As January comes to an end, we are still talking about Cervical Cancer, lots adult women are scared to go ahead with the Pap test. What is it, and why is it important?
well… here we go! The Pap test, or Pap smear, is so named in honor of its inventor, a Greek doctor called George (Georgios) Nicholas Papanicolaou (1883–1962).
His work focused on examining smears of cervical tissue — the cervix is the lower, narrow part of a woman’s uterus — to screen for potential warning signs related to gynecological health.
What is the Pap test for?
Through the Pap smear, cells are collected from a woman’s cervix for analysis. These are screened for any unusual results, as mutations might indicate the presence of the Human PapillomaVirus (HPV), which is a major risk factor for the development of cervical cancer.
HPV is a very common sexually transmitted infection, and it can be contracted via sexual contact (vaginal, oral, or anal) with someone who is already infected.
In many cases, HPV will be eliminated naturally by the body’s immune system within 1 or 2 years from infection, without causing any further health complications. In some cases, however, it can linger in the body, causing genital warts that can, in turn, lead to cervical cancer.
The Pap test is used to detect any changes that may occur at cellular level, and to determine whether or not they are indicative of precancerous lesions, which have a high probability of developing into cancerous tissue.
There are several types of treatment and intervention available for cervical cancer, but for these to be most effective, it is crucial to spot it as early as possible. This is why getting smear tests as advised is so important.
A Pap test can detect cells in their precancerous stage, which can allow the implementation of a preventive treatment. In addition to detecting precancerous lesions, the test can also help to spot any other issues that may appear in the cervical or vaginal area, such as infections.
How is a Pap test performed?
The Pap test is performed with the help of a special medical tool called a “speculum” which allows the practitioner to open up the vaginal canal, so that the cervix can be seen. A sample of cells is then collected from the cervix with a brush or a special tool called a “scraper.”
This sample-taking procedure is what women are usually most afraid of or embarrassed about. This is a natural reaction, given that a person you don’t know gets to insert a cold and uncomfortable instrument into your vagina and then scrape away at your cervix.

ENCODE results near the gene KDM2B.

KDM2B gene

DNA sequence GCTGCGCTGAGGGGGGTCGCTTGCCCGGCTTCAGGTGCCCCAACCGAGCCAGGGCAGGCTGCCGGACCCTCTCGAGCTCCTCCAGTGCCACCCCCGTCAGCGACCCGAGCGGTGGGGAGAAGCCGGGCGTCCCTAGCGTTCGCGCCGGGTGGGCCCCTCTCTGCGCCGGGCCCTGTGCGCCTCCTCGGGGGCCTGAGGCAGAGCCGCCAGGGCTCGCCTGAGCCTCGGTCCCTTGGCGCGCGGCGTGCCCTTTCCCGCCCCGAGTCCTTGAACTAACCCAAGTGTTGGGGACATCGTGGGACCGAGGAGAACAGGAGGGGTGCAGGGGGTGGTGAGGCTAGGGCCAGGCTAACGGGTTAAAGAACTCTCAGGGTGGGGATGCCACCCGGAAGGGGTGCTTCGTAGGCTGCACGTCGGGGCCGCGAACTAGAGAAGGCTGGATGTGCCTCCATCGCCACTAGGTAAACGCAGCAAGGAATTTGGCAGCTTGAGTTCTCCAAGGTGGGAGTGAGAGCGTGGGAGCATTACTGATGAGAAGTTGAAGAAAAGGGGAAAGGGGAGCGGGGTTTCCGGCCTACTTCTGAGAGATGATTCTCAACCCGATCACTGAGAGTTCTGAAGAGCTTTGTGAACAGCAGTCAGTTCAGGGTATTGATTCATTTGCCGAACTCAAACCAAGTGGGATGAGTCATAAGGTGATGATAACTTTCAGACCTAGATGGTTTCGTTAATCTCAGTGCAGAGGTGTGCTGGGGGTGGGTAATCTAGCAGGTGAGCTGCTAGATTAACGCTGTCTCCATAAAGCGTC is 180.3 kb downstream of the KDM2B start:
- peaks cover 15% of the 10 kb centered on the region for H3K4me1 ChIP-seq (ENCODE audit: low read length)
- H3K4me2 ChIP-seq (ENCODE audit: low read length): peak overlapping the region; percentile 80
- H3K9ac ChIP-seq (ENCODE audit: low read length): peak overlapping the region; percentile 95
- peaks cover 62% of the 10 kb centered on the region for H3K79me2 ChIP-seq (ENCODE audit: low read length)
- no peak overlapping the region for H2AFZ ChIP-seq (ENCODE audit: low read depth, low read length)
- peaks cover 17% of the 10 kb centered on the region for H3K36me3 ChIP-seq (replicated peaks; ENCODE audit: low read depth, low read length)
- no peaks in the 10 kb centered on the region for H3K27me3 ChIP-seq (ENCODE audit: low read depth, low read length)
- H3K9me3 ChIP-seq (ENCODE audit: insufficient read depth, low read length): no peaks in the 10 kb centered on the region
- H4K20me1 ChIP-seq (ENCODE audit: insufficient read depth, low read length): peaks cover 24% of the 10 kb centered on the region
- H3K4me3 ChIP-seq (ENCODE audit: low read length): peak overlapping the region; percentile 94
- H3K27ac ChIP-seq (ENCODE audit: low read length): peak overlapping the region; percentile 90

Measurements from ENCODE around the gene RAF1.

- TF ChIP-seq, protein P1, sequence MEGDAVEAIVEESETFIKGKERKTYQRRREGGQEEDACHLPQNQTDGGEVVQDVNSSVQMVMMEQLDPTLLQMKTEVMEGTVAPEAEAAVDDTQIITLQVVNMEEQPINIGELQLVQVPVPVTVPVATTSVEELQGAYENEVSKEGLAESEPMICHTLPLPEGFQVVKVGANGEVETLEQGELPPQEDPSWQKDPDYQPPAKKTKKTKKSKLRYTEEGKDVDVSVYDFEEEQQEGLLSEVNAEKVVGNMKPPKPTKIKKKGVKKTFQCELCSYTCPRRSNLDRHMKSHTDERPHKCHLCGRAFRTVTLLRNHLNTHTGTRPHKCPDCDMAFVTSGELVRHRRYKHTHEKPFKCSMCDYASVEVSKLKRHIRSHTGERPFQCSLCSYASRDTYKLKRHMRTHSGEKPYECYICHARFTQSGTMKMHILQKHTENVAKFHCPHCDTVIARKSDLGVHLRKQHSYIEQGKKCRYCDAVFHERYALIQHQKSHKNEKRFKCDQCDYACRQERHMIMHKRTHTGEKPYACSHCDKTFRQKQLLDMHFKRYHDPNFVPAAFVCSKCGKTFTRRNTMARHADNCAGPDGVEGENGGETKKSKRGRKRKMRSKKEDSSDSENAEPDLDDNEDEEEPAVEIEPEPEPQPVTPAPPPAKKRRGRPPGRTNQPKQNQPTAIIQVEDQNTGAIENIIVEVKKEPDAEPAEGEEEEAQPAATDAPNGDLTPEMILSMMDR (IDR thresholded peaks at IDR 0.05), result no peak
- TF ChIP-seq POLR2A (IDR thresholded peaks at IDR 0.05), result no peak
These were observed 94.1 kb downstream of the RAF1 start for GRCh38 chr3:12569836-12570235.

As hair-raising as that might sound, most accounts of undergoing the Pap smear speak of some discomfort, but definitely nothing like the horrors that some of us may imagine.
A slight discomfort that’s definitely worth it
We asked some of our female colleagues about their experiences on the ob-gyn exam table, the stories they shared spoke of bearing a little discomfort for a couple of minutes, and reaping much larger health benefits in the long run. One colleague said:
“I’ve been having Pap tests since my early 20s (by request), and I’m so glad I did. I had some abnormal cells that had to be removed. I fear that if I hadn’t had the test early, these cells could have become cancerous. In terms of discomfort, I don’t think it’s as uncomfortable as some women perceive it to be, and it’s over so quickly.”
Another colleague — while admitting that she “can’t say that [she] look[s] forward to having a Pap test” — certainly thought that the benefits “outweigh the short period of discomfort that they cause,” as the test can identify a problem even when you don’t experience any symptoms.
“It all boils down to staying as relaxed as possible, getting in a comfortable position, and taking a few deep breaths,” she said.
How often should I get a Pap smear?
Following current guidelines, women should start getting tested from the age of 21. Up until 2012, physicians used to recommend that women undergo smear tests once per year, but the current recommendations suggest a longer time gap between Pap tests.
After the age of 65, Pap tests should be done only if there are unusual gynecological symptoms and the physician calls for further investigations.